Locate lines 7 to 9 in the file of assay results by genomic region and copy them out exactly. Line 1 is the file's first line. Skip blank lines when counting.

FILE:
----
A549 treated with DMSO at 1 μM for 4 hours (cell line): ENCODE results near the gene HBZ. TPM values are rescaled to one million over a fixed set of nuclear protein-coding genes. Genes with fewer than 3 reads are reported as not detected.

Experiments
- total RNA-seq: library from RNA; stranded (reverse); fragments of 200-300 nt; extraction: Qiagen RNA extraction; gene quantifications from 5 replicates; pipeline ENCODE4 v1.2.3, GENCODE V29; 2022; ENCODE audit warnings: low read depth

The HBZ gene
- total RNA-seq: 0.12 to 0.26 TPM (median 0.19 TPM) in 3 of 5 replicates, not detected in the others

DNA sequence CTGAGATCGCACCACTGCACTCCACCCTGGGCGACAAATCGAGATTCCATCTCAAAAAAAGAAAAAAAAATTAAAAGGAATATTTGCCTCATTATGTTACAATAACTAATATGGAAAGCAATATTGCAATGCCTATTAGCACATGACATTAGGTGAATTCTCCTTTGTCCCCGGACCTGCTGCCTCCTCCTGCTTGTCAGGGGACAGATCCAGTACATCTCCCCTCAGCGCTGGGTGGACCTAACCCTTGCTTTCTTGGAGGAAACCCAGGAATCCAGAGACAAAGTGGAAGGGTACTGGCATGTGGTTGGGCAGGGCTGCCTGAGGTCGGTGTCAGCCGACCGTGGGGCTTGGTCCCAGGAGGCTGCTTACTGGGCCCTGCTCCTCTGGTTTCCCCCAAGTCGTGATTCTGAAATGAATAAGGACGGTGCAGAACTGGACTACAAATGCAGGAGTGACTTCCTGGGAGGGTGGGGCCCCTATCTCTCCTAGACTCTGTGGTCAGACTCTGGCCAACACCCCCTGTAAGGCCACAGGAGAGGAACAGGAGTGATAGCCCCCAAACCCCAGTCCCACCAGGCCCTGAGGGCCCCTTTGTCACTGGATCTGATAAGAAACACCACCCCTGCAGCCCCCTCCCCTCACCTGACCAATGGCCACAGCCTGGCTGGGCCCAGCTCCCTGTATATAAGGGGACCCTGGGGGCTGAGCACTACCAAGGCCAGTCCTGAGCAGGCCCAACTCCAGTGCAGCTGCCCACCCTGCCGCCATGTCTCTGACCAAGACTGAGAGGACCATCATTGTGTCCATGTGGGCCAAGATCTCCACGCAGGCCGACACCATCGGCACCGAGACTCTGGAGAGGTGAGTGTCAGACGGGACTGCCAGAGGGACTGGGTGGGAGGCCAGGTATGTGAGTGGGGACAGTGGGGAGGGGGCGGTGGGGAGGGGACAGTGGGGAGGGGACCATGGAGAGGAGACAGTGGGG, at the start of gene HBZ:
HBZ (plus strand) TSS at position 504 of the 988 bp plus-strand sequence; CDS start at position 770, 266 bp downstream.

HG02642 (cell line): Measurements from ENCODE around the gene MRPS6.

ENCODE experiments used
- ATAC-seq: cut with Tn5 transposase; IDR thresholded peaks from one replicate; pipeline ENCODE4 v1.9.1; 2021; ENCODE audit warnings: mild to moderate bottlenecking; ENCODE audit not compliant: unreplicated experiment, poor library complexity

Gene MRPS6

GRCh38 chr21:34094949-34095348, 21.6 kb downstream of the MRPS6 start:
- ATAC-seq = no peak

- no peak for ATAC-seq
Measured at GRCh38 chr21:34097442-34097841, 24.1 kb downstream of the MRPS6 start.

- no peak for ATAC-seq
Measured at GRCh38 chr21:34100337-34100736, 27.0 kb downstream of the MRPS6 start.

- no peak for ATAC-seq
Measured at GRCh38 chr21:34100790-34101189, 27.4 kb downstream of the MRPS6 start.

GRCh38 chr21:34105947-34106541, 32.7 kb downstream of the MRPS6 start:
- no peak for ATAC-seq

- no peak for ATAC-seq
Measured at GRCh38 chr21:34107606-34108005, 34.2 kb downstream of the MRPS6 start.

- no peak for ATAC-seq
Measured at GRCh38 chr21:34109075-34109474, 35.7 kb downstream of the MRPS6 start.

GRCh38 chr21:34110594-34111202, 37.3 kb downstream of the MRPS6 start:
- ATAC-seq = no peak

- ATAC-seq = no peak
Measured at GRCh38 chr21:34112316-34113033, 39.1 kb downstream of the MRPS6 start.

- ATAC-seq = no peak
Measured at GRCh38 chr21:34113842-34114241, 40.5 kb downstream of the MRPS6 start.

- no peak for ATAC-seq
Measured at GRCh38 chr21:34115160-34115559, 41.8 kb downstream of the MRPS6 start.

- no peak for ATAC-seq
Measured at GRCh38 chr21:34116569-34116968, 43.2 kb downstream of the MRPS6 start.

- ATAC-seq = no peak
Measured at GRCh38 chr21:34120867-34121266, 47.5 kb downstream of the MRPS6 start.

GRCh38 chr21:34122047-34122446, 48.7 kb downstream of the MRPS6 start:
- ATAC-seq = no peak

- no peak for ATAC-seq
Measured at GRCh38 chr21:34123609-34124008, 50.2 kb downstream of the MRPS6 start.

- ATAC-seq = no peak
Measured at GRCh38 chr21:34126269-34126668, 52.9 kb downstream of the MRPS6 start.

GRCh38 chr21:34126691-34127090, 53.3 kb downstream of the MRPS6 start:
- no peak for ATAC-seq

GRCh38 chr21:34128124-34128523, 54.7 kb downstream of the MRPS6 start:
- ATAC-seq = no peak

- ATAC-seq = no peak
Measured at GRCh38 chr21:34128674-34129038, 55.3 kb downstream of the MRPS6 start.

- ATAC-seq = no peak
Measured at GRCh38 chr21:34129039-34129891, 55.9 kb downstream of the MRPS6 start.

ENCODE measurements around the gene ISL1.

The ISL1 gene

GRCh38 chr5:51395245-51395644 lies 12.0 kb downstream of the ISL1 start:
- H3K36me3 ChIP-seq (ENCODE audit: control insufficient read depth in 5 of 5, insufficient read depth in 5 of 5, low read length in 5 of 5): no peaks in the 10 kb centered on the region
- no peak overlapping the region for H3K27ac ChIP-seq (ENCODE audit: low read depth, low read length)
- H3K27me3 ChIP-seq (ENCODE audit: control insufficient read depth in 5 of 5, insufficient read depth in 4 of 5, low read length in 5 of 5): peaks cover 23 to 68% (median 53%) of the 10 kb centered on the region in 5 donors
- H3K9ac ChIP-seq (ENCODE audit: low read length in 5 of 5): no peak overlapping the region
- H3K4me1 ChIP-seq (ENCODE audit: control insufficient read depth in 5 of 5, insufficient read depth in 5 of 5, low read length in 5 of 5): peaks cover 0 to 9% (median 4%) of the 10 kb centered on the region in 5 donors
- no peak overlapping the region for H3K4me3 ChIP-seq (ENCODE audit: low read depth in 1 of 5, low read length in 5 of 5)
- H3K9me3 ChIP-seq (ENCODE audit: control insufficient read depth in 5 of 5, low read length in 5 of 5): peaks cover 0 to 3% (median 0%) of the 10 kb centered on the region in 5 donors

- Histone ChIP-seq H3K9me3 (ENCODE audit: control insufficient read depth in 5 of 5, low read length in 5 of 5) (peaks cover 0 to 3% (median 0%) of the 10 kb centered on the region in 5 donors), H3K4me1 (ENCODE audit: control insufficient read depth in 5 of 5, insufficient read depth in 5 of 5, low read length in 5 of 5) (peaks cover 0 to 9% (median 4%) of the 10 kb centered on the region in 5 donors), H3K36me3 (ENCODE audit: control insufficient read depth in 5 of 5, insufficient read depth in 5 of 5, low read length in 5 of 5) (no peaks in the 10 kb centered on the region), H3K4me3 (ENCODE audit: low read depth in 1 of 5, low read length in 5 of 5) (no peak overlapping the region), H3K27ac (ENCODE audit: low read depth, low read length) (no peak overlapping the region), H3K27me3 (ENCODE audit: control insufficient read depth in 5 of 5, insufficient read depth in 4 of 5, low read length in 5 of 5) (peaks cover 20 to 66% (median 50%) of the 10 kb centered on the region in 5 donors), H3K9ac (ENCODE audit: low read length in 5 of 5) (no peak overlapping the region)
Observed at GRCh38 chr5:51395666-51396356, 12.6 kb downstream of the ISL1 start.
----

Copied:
HBZ (plus strand) TSS at position 504 of the 988 bp plus-strand sequence; CDS start at position 770, 266 bp downstream.

HG02642 (cell line): Measurements from ENCODE around the gene MRPS6.

ENCODE experiments used